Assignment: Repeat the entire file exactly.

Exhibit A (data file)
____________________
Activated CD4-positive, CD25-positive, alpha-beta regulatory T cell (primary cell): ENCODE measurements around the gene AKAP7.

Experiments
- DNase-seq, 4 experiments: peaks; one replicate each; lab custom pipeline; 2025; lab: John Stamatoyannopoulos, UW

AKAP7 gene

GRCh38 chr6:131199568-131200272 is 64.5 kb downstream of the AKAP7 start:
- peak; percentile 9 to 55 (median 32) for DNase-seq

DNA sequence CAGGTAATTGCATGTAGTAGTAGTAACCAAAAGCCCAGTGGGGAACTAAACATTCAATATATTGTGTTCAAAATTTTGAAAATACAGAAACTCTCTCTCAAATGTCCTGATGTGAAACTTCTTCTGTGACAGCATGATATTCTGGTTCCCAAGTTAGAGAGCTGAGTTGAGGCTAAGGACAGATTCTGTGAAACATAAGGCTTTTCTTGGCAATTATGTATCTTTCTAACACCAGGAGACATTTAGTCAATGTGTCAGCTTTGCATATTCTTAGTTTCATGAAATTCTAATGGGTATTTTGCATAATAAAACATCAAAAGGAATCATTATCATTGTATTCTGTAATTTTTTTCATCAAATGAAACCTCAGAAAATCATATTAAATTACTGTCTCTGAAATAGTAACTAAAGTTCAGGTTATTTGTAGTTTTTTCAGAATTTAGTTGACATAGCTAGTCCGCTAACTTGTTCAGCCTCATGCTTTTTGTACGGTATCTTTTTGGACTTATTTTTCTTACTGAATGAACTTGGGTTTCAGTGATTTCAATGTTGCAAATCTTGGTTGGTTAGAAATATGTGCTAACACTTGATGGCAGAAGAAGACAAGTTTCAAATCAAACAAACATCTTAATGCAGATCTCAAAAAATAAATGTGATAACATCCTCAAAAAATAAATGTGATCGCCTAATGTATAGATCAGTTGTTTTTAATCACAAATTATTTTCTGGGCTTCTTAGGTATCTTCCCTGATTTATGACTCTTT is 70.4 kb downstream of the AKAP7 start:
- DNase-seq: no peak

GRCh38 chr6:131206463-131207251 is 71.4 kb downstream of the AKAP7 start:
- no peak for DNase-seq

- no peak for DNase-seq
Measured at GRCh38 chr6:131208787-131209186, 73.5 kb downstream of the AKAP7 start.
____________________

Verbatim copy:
Activated CD4-positive, CD25-positive, alpha-beta regulatory T cell (primary cell): ENCODE measurements around the gene AKAP7.

Experiments
- DNase-seq, 4 experiments: peaks; one replicate each; lab custom pipeline; 2025; lab: John Stamatoyannopoulos, UW

AKAP7 gene

GRCh38 chr6:131199568-131200272 is 64.5 kb downstream of the AKAP7 start:
- peak; percentile 9 to 55 (median 32) for DNase-seq

DNA sequence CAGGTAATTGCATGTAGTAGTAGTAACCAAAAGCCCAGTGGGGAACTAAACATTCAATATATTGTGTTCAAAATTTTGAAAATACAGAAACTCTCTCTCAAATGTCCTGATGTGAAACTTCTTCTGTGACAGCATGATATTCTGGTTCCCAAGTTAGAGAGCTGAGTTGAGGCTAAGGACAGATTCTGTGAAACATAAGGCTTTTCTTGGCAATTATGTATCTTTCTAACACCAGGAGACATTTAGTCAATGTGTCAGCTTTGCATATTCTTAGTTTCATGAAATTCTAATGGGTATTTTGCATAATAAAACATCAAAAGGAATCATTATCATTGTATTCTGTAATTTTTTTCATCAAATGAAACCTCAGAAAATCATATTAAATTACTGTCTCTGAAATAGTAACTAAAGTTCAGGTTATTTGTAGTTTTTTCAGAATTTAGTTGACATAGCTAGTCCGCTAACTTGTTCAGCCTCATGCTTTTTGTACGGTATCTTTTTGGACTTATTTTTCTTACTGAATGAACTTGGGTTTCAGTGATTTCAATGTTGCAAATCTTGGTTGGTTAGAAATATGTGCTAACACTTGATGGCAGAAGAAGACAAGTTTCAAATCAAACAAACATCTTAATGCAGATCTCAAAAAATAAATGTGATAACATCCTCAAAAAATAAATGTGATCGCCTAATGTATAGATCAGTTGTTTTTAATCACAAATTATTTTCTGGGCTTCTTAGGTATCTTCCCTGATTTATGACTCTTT is 70.4 kb downstream of the AKAP7 start:
- DNase-seq: no peak

GRCh38 chr6:131206463-131207251 is 71.4 kb downstream of the AKAP7 start:
- no peak for DNase-seq

- no peak for DNase-seq
Measured at GRCh38 chr6:131208787-131209186, 73.5 kb downstream of the AKAP7 start.